HYDERABAD: Baboo Azim Bhanbhro, possessing 300 acres of land in Khipro's Dolatabad neighbourhood, recalling the glorious bygone days, said they had more water in the irrigation system some 20 years back and they used to cultivate major and traditional crops, including wheat, cotton, sugarcane, chilli, mustard, fennel seeds, isabgol and others. But now out of 300 acres, he has cultivated fennel seeds and isabgol (Psyllium seed) on 30 acres.
The reason is that these crops need only two waters from sowing to harvesting. Among these two, isabgol is a rare crop, which only selected farmers in lower parts of the province cultivate to keep the tradition alive as there is no market mechanism and government support to promote this valuable winter cash crop.
“We, being wealthy landlords long ago, never imagined there will ever be a situation we are facing now,” responds Bhanbhro, a landlord-turned shopkeeper. He belongs to Dolatabad village in Khipro tehsil, Sanghar district, once a famous market of cotton, fennel seeds, isabgol and mustard.
Traveling from Khipro town to Dolatabad village by a dilapidated road someone may observe that the farmers face the similar miserable situation in terms of water scarcity, poverty, and joblessness because of shrinking traditional sources of livelihoods, mainly agriculture and livestock.
Declining agriculture has impacted badly on livestock. Now majority of people are unable to feed their cattle heads, except some families, who can afford to manage the problems. There are small pieces of lands covered with wheat, mustard, fennel, and isabgol all around. Cotton, chili and sugarcane now have become rare crops in the area. Only those farmers who have access to water can produce cotton and sugarcane. The situation has changed after water phenomenon. Farmers believe these traditional crops especially fennel seeds and isabgol consume less water, hardly two times.
The information, gathered from farmers, shows that parts of Dolatabad are the most favourable areas for producing herbal crops like isabgol and fennel seeds. There is no authentic data about isabgol crop, but reports show that this crop can be found in Umerkot, Mirpurkhas and parts of Sanghar district in Sindh province.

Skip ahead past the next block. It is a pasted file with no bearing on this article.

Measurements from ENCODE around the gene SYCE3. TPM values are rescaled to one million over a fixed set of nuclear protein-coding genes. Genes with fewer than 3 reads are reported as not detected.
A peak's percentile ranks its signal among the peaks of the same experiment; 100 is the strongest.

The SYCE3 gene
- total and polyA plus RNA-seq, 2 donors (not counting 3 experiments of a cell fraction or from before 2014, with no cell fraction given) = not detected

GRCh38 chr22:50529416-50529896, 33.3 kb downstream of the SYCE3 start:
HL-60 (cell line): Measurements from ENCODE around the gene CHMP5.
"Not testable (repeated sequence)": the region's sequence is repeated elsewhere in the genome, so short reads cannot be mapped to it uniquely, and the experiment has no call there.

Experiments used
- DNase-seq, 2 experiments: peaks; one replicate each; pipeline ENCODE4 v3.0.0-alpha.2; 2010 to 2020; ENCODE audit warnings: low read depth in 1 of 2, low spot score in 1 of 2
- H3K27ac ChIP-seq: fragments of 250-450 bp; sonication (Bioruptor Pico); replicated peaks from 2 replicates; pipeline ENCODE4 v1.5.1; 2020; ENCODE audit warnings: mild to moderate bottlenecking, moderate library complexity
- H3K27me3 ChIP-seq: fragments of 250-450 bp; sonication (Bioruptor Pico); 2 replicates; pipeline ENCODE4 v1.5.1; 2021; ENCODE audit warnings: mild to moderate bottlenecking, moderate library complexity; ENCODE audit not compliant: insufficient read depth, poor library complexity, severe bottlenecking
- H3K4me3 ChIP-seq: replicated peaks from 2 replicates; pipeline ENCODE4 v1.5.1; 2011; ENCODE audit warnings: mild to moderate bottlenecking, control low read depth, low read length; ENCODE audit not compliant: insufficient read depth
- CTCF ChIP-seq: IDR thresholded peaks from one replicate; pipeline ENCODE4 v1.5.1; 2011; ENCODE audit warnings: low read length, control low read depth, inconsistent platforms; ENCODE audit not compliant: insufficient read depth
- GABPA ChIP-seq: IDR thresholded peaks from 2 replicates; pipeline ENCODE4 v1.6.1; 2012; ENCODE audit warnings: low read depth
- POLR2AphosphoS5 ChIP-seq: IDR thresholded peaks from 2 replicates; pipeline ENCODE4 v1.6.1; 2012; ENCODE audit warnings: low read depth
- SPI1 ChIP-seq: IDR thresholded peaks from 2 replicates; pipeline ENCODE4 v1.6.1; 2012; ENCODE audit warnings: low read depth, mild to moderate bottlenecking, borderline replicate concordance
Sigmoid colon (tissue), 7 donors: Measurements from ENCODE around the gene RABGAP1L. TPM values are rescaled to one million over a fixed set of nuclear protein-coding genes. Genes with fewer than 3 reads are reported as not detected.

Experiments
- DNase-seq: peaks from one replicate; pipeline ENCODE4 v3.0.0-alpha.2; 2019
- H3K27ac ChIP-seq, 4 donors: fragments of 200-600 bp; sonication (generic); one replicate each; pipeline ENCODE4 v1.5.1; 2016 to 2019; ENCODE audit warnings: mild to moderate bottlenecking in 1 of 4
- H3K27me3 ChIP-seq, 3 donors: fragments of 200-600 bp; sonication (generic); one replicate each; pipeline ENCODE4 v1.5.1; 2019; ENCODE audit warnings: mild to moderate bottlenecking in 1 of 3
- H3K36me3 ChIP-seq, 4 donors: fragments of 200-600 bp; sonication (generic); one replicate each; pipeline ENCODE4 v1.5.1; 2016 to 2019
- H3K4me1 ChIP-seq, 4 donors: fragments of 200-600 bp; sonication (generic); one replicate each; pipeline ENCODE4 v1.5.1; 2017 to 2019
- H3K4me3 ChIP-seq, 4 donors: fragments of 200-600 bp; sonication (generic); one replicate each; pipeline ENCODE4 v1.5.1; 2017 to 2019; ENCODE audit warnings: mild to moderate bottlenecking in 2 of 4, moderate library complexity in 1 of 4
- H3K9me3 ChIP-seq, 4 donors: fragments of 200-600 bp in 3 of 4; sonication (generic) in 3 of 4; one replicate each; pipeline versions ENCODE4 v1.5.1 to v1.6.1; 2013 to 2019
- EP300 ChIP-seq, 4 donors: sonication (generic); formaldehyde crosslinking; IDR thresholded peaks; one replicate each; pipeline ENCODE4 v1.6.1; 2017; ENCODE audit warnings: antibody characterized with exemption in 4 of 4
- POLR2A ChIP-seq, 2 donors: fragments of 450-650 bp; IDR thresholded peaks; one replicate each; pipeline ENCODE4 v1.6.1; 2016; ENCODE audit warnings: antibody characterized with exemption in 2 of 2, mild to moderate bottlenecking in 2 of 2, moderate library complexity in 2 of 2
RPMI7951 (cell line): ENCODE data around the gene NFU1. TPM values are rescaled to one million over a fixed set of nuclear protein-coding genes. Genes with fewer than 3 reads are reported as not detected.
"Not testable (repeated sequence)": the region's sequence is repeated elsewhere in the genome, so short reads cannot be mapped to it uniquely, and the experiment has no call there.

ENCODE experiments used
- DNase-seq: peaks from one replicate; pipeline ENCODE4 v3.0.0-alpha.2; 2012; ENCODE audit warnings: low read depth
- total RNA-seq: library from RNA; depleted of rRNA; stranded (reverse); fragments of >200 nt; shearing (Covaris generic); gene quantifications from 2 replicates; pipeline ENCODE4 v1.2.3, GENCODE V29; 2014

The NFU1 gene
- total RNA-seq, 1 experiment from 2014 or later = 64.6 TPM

Some farmers said they had been growing it in the area as a cash crop for generations. Water shortage is also the reason that farmers cultivate isabgol, as the crop consumes less water. Farmers do not need chemical input or cultivation cost, except seed. Isabgol is a short-period crop and stands in the field for four months in winter season.
According to reports there is an ever-increasing demand of isabgol husk in the country. Pakistan imports a large quantity of isabgol from different countries despite the fact the country has a great potential to produce this crop more to meet the domestic need.
Despite significant economic importance of isabgol in Sindh, its full potential has not been realised at the government level because of lack of required technology and investment in this valuable herbal crop production, processing, and value-addition.
Unfortunately, despite its importance there are no mechanical threshing and cleaning units near the plantation areas to attract farmers and traders.
According to local farmers, Isabgol yield depends on variety, climate, soil and other crop management practices. It is a winter crop and needs cold and dry weather during growth period and its sowing season starts from November and December. Some farmers believe the first week of December is ideal for seeding.
The isabgol crop is very sensitive to extreme weather. Even dew, rainfall or frost can cause loss of yield. The cloudy weather is also very harmful to the seed formation. The ideal temperature for its cultivation is 20-30 degree Celsius, reports suggest.
The seed often used for treatment of diarrhea, dysentery, intestinal wounds, catarrh, kidney disease, etc. The seeds produce a husk with abundant mucilage, which is used in pharmaceutical preparations and as a food thickener. Historically, in the pre-partition days, this herb was grown as a garden crop in Sindh.
Now looking to miserable conditions, isabgol producers urge the government for incentives to promote this crop in the face of water scarcity, as it needs less water compared to other crops and have value and demand in local and urban markets.
The area farmers depend on Doso Minor, a distributary for irrigation water, which earlier had 52 watercourses to feed 18,000 acres. Now the same distributary has 72 watercourses to feed 36,000 acres of land.
Farmers link this new phenomenon to political maneuvering in which certain influential landlords, who have got separate watercourses, take more than their due share of water and deprive tail-end farmers.
Devan Kumar, a local activist from Kheemon Mal Menghwar near Dolatabad, sharing tales of hardships farmers are facing at the hands of emerging water scarcity in the area, said more than 500 youth belonging to the neighbouring villages alone have gone to Karachi to find labour.
Mostly, these young men have joined foreign construction firms, offering Rs800-Rs1000 daily. This is an attractive amount for them. They send some amount back home to their poor families to run domestic affairs.
During talks, some farmers tied this destruction to devastating rain-floods of 2011, which destroyed road networks and forced communities to stay out of villages for many days. Since then the people, mostly those, who were associated with agriculture for livelihoods are facing hardships.
Now when annual rotation period has been started in the province and water demand has increased further farmers in this particular area fear they may lose their standing wheat crop, which needs more water to mature grain.
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